The Hanoverian Horse or simply the Hanoverian is a breed of German warmblood horses that are strong and robust. These noble and elegant horses have an appropriately proportioned body, and their flexible movements are marked by a ground-covering walk, a rhythmic canter, as well as a floating trot. As they are lightweight and agile, they often participate in different equestrian competitions including English dressage and mounted athletics.
|Alternative Names||Hannoverian, Hannoveraner|
|Temperament/Personality||Bold, sensible, intelligent, willing, trainable, determined, disciplined, docile, calm, level-headed|
|Physical Characteristics||A powerful, muscular body; a strong back, sturdy limbs; and athletic movement|
|Colors||Black, bay, gray, and chestnut are common; cremello, palomino, buckskin, and excessively white horses are not allowed|
|Common Use||Previously a carriage horse; now used for General Riding, Competitive Dressage, Show Jumping and Hunting, Eventing, and Equestrian Sports|
|Life Expectancy||25-35 years|
|Weight||A matured Hanoverian can weigh around 1,400 lbs (635 kg)|
|Height (size)||15.3-17.2 hands (160-178 cm, 63-70 inches); most horses measure 16-16.2 hands (163-168 cm, 64-66 inches)|
|Health||Hanoverians with the brand usually have a sound health. However, osteochondrosis can affect their joints; it can contribute to Wobbler disease, navicular syndrome, and osteoarthrosis|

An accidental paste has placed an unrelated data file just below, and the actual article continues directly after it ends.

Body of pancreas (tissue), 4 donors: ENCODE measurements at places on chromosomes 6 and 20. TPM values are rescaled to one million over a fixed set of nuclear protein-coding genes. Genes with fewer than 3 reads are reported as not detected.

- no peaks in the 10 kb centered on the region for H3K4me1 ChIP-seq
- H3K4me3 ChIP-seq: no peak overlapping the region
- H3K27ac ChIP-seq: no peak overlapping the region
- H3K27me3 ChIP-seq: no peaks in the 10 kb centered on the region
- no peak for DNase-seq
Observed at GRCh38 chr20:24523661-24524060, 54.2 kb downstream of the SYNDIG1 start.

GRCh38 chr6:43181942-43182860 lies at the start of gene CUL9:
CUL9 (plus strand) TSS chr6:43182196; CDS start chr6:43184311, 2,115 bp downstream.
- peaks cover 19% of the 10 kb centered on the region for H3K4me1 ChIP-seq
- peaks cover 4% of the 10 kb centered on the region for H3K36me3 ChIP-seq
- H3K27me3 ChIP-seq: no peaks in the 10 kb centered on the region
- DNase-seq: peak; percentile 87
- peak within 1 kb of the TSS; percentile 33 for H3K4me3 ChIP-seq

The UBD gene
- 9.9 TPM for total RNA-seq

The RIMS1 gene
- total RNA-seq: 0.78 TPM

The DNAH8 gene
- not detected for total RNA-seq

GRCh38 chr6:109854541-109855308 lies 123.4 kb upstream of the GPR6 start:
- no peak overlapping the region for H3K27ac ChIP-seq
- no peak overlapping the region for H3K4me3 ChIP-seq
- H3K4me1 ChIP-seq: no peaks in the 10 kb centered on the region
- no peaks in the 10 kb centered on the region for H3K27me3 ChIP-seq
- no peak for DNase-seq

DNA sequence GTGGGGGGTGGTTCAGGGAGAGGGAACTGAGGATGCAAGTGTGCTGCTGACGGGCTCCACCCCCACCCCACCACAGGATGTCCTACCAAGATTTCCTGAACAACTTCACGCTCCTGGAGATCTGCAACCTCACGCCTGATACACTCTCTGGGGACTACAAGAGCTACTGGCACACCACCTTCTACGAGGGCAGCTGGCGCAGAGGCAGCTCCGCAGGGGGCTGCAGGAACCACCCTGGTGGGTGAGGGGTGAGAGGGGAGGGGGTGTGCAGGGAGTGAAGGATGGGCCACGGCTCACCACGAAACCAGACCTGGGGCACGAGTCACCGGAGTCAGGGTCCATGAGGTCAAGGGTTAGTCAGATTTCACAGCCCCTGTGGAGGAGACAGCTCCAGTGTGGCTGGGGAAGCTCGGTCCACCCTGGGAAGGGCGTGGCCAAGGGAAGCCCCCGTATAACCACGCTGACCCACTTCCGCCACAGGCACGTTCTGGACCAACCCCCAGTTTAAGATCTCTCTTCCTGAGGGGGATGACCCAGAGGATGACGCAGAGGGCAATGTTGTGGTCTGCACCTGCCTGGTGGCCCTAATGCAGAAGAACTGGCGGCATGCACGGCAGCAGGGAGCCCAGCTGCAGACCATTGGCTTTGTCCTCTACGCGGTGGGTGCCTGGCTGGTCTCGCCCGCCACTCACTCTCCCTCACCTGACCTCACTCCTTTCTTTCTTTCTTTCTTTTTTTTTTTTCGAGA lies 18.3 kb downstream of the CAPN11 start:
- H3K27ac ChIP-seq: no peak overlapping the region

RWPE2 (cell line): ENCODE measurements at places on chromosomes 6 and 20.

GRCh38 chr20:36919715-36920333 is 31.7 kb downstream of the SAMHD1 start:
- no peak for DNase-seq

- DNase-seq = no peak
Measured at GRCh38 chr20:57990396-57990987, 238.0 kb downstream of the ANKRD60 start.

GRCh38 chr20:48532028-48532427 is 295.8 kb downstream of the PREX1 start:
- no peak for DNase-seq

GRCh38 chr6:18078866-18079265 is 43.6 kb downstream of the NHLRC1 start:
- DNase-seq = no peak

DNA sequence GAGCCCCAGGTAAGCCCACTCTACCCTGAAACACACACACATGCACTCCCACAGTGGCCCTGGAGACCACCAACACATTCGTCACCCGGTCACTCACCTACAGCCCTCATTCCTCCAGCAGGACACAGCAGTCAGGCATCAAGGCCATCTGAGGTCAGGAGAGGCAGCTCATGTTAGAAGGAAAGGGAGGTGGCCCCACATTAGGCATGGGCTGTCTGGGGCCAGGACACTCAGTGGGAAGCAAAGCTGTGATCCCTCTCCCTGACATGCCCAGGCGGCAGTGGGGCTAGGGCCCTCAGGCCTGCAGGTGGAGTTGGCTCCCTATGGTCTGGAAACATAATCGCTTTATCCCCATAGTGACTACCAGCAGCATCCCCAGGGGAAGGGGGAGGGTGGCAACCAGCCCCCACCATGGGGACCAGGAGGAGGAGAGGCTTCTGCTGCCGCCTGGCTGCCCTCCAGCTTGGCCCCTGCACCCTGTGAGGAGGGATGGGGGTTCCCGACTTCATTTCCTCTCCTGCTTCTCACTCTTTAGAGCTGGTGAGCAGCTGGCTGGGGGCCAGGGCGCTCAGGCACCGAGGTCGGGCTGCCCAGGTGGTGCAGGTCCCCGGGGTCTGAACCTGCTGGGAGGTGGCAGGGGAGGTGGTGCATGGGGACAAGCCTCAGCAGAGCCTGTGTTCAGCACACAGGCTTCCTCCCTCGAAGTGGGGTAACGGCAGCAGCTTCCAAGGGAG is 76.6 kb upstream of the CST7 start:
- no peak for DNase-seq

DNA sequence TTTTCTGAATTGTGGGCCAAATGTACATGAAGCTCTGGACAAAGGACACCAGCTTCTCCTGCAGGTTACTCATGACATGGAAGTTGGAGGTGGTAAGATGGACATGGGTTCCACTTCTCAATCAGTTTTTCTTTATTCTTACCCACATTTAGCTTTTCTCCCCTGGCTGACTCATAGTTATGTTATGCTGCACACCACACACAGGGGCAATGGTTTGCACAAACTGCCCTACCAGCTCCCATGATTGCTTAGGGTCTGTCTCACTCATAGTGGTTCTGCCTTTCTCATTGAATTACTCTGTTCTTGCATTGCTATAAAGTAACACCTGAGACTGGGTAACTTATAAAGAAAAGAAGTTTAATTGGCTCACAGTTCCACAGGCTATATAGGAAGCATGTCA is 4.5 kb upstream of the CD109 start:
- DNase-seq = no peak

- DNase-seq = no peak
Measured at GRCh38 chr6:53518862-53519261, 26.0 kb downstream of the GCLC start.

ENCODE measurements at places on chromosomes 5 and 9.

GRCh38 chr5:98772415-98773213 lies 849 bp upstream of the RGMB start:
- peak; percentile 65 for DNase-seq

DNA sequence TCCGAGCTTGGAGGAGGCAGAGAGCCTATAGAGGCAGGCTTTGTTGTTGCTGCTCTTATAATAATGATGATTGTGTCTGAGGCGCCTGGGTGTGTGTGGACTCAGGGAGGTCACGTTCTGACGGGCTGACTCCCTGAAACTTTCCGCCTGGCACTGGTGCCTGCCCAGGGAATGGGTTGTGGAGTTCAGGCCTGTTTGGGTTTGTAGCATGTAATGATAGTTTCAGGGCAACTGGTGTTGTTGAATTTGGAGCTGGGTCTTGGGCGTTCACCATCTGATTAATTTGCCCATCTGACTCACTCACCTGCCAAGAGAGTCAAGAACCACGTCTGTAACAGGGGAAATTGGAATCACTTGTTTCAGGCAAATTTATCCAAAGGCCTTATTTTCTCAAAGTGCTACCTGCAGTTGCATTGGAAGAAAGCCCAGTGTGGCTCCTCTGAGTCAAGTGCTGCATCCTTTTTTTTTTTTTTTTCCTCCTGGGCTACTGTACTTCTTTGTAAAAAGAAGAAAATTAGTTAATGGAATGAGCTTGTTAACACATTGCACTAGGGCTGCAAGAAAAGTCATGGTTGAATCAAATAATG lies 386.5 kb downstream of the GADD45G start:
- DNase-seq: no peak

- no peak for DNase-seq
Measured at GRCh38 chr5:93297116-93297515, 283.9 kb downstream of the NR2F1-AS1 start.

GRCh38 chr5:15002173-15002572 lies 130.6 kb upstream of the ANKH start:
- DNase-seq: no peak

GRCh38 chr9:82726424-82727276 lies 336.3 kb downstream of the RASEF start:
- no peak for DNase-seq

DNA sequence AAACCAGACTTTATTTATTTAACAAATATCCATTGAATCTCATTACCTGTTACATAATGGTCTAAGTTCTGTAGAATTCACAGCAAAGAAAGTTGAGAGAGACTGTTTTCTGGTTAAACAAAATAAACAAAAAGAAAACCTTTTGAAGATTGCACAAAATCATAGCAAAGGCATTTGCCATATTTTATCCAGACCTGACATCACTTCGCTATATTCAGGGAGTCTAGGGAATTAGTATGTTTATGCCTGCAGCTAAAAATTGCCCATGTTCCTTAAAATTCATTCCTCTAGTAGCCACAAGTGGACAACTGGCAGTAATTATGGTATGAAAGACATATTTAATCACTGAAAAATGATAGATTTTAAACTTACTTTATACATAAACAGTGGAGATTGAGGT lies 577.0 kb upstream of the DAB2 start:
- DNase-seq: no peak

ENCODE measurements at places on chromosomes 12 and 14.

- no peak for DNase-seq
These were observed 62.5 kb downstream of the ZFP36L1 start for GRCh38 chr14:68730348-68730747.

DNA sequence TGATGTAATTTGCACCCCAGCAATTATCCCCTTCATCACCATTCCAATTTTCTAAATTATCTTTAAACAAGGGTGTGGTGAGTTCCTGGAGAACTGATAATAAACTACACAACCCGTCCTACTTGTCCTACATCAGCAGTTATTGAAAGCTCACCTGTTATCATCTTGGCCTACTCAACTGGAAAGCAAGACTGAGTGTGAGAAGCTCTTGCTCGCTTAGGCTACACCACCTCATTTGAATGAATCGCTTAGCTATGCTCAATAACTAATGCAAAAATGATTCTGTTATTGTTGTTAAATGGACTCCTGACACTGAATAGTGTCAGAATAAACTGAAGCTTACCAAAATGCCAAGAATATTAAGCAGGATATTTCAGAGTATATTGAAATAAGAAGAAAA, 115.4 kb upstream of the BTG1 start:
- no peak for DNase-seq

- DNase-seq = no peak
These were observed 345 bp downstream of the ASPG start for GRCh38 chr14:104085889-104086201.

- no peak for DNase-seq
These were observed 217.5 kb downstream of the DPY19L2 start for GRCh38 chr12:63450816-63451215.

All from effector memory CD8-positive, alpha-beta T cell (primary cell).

|Popular Traits||Beauty, grace, athleticism, strength, even temperament|
|Feeding/Diet||Good quality forage including fresh grass and dried hay; grain mixtures can be given to complement the forage; fresh supply of water should be available|
|Country of Origin||Celle State Stud in Germany|
|Ancestors||Thoroughbred, Cleveland Bay, Holsteiner, Prussian, Andalusian, Neapolitan, and Mecklenburg horses|
|Year/Time of Development||In 1735|
|Recognized by||The Hanoverian Verband|
The Celle State Stud in Lower Saxony was founded by the royal decree of the British ruler George II, as well as the Duke of Braunschweig-Luneburg and the Elector of Hanover in 1735. The objective of establishing this royal stud farm was to improve the quality of horse breeding that would facilitate not just the farmers but also the cavalry. The King bought versatile stallions that could be used in harness and agriculture, as also for breeding the horses for the mounted cavalry.
The mares were mated with Thoroughbred, Cleveland Bay, Holsteiner, Andalusian, Neapolitan, Mecklenburg, and Prussian horses to improve the quality of local stock. This laid the foundation of the Hanoverians. During the late 18th-century, this breed gained popularity as an excellent coach horse. A law passed in 1844, prohibited those stallions not passed by the commission from being used as the breeding stock. Later in 1867, the breeders formed a society to produce horses for coach and military work. The society’s first studbook was published in 1888.
Soon after the First World War, the demand for these horses declined, and people started using them only for farm work. However, the Second World War somewhat changed the scenario as there was a rising need for riding horses and sport horses. Therefore, an improved breeding program was adopted involving Anglo-Arabian, Trakehner, and Thoroughbred stallions for the refinement of the breed.
Now, the Hanoverian Society provides various opportunities for the breeders to produce the best horses. It organizes the well-known auctions at the town of Verden, offers grading opportunities for young horses, mares, and stallions, as well as keeps records of breeds. This lets the breeders follow the bloodlines over different generations.